Monday, June 07, 2021

I'm Putting Together a Light/Compact Camping Kit for PorcFest and Beyond

I've got an ideal situation in which to put together a very light complete camping kit: At PorcFest, I will have access to both a tent side and a hotel room, so if the camping end goes completely to shit with respect to weather or factors I'm missing, I won't likely die of hypothermia.

Of course, the kit isn't just for PorcFest / ForkFest, etc. I'm hoping to do a little "primitive" camping, with travel by bicycle, later this summer and fall. I want something that will fit easily into my pannier saddle bags and not weigh me down much at all.

Here's what I've either already got or have on my shopping list for the next couple of weeks (NOT affiliate links):

Tent: I already have a Rhino Valley Camping Tent (weight: 3 pounds, 3.25 ounces) around here somewhere, but "around here somewhere" has become a problem (my guess is it's in a not very well marked box in a storage unit), and I'd like to have two for music festivals where Tamara might want to stay overnight as well, or just nap. So I've ordered an L Runnzer, which supposedly weighs in at 3 pounds but which one reviewer got down to 1 pound, 7 ounces by using lighter tent pins:

I'll probably grab a dollar-store tarp to go with it -- weight less than one pound, and I can use it for several things, including as a rain fly if necessary, instead of having a dedicated rain fly.

Bag: Later this week, I'll order a compact, 1.7 pound ECOOPRO Warm Weather Sleeping Bag. I thought about just bringing a blanket, and probably would if it was just for PorcFest / ForkFest. But, see above. Any significant blanket is going to be added weight and bulk. Most of my camping will presumably be in Florida during warm weather. If I go farther afield in winter, I've got a mummy bag rated for -20 Fahrenheit. I've got an extremely light (8 ounces, maybe?), extremely thin rubberized mat (probably advertised as a "yoga mat" -- I got it at a garage sale for 50 cents and it has Time magazine's logo on it) to use as a vapor barrier between myself and the ground.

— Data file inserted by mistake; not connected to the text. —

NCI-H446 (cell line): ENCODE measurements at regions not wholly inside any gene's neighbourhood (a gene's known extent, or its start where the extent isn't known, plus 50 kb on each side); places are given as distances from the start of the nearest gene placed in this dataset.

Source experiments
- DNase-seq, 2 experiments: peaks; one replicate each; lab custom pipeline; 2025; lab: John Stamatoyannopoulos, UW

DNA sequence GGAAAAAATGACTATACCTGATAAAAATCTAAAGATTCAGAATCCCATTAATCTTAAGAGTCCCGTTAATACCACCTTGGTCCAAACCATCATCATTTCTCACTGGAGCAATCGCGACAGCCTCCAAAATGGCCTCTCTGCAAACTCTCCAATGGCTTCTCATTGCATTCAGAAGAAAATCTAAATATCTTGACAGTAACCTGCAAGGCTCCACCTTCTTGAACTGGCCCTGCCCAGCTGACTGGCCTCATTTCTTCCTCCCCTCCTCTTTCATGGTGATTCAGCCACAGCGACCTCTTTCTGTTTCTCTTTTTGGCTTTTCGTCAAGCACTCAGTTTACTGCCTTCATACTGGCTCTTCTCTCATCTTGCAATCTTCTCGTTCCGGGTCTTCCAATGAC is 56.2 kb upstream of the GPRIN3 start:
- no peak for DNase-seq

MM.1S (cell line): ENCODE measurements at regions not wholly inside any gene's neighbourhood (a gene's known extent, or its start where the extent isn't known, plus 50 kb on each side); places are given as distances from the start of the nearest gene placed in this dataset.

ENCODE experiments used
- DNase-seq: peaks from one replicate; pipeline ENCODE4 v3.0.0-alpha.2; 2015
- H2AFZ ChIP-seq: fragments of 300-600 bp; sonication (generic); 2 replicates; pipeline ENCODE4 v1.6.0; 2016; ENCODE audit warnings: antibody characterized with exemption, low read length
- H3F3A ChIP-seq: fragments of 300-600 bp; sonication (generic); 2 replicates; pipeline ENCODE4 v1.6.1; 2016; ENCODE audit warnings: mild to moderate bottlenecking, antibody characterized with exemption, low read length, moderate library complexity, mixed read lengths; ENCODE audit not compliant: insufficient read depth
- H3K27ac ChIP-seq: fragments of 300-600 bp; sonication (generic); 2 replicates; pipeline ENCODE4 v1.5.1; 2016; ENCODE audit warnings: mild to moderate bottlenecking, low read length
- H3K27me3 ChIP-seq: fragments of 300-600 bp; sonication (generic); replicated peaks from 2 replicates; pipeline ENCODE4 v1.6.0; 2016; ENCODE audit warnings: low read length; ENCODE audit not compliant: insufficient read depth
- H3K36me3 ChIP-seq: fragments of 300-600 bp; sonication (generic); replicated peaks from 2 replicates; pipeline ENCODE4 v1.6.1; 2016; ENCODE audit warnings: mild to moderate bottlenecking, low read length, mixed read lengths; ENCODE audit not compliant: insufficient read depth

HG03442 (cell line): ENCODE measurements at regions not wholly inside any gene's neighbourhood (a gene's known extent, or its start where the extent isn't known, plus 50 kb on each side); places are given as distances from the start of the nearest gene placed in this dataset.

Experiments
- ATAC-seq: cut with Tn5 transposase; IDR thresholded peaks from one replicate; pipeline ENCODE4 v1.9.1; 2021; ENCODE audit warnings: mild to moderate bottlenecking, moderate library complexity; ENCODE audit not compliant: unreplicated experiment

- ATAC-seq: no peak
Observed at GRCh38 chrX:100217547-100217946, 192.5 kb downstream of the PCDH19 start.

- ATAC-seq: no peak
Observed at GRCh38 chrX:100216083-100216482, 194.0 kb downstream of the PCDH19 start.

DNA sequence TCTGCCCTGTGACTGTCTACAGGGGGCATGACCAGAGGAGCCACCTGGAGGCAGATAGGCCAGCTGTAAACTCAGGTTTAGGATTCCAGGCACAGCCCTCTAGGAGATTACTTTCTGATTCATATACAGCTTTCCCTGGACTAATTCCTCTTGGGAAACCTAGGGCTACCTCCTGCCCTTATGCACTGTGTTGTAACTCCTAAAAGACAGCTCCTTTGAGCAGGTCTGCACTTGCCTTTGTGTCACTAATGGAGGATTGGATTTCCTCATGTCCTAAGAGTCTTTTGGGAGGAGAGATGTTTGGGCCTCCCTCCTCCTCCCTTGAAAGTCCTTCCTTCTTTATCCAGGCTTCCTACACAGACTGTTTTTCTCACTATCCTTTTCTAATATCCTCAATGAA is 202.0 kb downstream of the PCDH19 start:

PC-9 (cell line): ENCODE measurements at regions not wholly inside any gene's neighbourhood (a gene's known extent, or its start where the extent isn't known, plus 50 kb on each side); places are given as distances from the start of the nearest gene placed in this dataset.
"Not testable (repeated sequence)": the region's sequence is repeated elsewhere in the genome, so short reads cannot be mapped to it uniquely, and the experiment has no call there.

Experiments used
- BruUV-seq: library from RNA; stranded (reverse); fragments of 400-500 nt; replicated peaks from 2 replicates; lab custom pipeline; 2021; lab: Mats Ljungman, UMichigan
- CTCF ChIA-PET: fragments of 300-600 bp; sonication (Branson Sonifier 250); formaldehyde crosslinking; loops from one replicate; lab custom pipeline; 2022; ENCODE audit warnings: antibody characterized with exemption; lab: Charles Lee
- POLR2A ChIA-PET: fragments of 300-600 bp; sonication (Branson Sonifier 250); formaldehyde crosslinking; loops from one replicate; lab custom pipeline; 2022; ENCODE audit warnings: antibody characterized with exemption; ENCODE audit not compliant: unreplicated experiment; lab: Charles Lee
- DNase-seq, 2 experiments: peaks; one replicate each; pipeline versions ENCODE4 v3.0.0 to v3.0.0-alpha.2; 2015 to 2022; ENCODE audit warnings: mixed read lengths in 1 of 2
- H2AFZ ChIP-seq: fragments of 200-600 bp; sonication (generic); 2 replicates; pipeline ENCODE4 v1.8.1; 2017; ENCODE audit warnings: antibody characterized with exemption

Cooking: My camp stove, including fuel, isn't much bigger than a cell phone and weighs about 10 ounces. It says it's an "emergency" stove, but I've done a two-day campout with it before and it met my needs.

I haven't decided whether to take my 3-cup (10.7 ounces) or 6-cup (22.4 ounces) "moka pot" to brew coffee in. The "cups" in question are tiny Italian espresso cups. To get a sizeable cup of coffee in one brew, the 6-cup is the one.  I have both glass and plastic "camping style" French presses, but I'm traveling by air and not sure either would survive my baggage being thrown around. And I'm not foregoing coffee.

Previously, I just dragged a regular kitchen pan or two along on camping trips, but they're bulkier and heavier than I want for this project, so I've ordered a Coleman 10.4 ounce "nesting mess kit" -- frying pan, pot with lid, plate, and cup.

That gets me up to 8 pounds or less (assuming the bigger moka pot), and all of it (plus a flashlight, solar phone charger and power banks, mylar "emergency blanket"/poncho, canteen, etc.) should fit in a fairly compact "student book bag" type pack (when I'm not using the bicycle saddle bags).

As for food, my plan for PorcFest / ForkFest is to cheat a bit. I don't have to hike in with my food in my pack, and I don't want to bulk up my luggage by buying it in Florida. I expect my travel partner and I will stop somewhere between the airport and the festival site at a Walmart or whatever to pick up cheap styrofoam coolers, ice, and camp food (including my fru-fru coffee creamer -- I don't drink it black and I don't like the powdered stuff). And of course it looks like there will be plenty of food vendors there for when camp-cooked bacon and eggs doesn't sound that great. But when I do the "bike or hike in and out" primitive camping, the low weight and bulk of this kit should leave plenty of room for me to carry a reasonable amount of food.

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